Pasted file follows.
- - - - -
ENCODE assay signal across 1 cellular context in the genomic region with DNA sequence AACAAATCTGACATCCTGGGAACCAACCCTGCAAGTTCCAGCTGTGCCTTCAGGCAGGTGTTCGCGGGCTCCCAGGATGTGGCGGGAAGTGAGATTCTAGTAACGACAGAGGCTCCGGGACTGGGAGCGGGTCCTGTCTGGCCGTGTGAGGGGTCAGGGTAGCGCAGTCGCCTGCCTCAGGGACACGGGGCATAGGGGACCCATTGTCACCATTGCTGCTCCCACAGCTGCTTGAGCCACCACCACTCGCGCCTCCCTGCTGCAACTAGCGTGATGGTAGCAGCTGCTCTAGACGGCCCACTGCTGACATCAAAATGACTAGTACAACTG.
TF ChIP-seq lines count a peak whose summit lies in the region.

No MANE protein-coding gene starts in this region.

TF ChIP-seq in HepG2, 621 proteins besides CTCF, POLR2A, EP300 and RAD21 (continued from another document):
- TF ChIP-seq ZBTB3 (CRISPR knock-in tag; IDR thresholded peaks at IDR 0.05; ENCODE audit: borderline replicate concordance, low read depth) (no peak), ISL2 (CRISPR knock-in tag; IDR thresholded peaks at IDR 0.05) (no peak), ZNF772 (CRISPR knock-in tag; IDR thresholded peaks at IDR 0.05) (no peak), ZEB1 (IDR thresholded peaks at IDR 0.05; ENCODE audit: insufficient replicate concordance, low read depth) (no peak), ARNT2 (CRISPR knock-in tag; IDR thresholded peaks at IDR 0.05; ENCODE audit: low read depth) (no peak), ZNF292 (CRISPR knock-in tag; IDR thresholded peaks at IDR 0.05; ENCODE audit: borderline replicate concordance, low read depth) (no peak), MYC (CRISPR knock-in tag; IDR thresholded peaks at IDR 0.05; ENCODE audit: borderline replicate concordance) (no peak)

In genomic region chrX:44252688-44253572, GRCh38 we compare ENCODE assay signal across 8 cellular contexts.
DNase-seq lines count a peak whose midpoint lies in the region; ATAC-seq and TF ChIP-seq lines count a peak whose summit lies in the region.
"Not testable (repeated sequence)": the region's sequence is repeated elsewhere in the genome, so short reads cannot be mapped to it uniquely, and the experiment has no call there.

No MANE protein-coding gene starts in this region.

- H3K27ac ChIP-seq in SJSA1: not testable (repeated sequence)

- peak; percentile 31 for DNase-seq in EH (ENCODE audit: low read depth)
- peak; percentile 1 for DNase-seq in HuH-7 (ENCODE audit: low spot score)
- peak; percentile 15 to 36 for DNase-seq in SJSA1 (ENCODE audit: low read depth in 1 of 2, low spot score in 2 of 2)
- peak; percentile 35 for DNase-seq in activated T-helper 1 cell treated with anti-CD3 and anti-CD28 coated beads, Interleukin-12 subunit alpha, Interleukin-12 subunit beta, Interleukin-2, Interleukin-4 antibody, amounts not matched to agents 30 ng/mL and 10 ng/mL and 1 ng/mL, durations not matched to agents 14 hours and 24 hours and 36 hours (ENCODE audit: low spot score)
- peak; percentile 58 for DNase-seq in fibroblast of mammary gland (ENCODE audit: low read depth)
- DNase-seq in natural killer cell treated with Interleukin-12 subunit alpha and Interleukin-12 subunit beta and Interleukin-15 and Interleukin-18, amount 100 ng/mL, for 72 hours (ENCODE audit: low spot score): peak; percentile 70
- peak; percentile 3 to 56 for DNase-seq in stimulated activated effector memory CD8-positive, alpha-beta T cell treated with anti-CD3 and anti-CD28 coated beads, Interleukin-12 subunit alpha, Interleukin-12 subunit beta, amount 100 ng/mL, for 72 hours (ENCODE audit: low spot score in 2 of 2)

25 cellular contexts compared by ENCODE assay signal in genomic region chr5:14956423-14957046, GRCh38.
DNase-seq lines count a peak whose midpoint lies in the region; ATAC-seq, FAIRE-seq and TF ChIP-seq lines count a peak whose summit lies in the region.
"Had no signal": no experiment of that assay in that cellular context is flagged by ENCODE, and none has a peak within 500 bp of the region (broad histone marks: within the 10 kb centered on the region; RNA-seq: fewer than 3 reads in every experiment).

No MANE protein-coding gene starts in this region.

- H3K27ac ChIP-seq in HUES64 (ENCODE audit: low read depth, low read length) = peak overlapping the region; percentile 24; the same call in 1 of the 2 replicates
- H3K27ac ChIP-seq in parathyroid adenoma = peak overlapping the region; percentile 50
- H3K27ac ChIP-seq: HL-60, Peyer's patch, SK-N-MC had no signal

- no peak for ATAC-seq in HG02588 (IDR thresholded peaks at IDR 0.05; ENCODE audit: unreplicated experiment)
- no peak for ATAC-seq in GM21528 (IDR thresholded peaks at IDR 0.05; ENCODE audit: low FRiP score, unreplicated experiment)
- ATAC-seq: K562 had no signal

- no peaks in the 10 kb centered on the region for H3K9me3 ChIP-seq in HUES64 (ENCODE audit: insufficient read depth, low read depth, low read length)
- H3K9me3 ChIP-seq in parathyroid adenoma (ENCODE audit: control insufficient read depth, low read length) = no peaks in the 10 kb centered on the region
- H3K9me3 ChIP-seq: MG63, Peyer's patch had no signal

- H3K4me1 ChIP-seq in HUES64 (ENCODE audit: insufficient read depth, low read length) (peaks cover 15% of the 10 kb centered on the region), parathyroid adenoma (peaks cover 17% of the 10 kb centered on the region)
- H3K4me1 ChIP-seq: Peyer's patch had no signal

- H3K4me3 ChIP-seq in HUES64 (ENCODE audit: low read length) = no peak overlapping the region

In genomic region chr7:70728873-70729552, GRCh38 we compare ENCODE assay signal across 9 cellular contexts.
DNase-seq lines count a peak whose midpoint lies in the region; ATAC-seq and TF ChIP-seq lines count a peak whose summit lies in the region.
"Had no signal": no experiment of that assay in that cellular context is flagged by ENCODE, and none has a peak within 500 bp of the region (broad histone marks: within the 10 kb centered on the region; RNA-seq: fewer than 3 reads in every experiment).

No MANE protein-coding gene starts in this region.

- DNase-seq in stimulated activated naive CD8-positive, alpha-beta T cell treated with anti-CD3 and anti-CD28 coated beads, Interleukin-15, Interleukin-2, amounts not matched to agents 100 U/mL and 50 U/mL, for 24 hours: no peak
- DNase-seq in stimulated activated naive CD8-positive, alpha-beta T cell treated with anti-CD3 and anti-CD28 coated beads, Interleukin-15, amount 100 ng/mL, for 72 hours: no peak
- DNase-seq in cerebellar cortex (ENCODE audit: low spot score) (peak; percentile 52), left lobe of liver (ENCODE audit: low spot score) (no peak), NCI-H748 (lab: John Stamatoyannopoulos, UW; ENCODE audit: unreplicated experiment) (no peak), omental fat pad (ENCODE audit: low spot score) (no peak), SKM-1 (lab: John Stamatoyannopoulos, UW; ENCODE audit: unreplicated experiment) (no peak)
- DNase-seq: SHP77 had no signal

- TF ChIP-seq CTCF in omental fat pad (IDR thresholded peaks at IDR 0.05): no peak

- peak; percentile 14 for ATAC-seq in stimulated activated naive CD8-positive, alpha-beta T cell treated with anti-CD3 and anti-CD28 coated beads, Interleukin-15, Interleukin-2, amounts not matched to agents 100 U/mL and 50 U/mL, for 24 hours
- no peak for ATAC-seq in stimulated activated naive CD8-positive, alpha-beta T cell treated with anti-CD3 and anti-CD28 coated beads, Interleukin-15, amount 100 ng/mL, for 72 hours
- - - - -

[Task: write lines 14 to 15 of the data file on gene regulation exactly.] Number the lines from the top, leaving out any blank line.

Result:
- peak; percentile 35 for DNase-seq in activated T-helper 1 cell treated with anti-CD3 and anti-CD28 coated beads, Interleukin-12 subunit alpha, Interleukin-12 subunit beta, Interleukin-2, Interleukin-4 antibody, amounts not matched to agents 30 ng/mL and 10 ng/mL and 1 ng/mL, durations not matched to agents 14 hours and 24 hours and 36 hours (ENCODE audit: low spot score)
- peak; percentile 58 for DNase-seq in fibroblast of mammary gland (ENCODE audit: low read depth)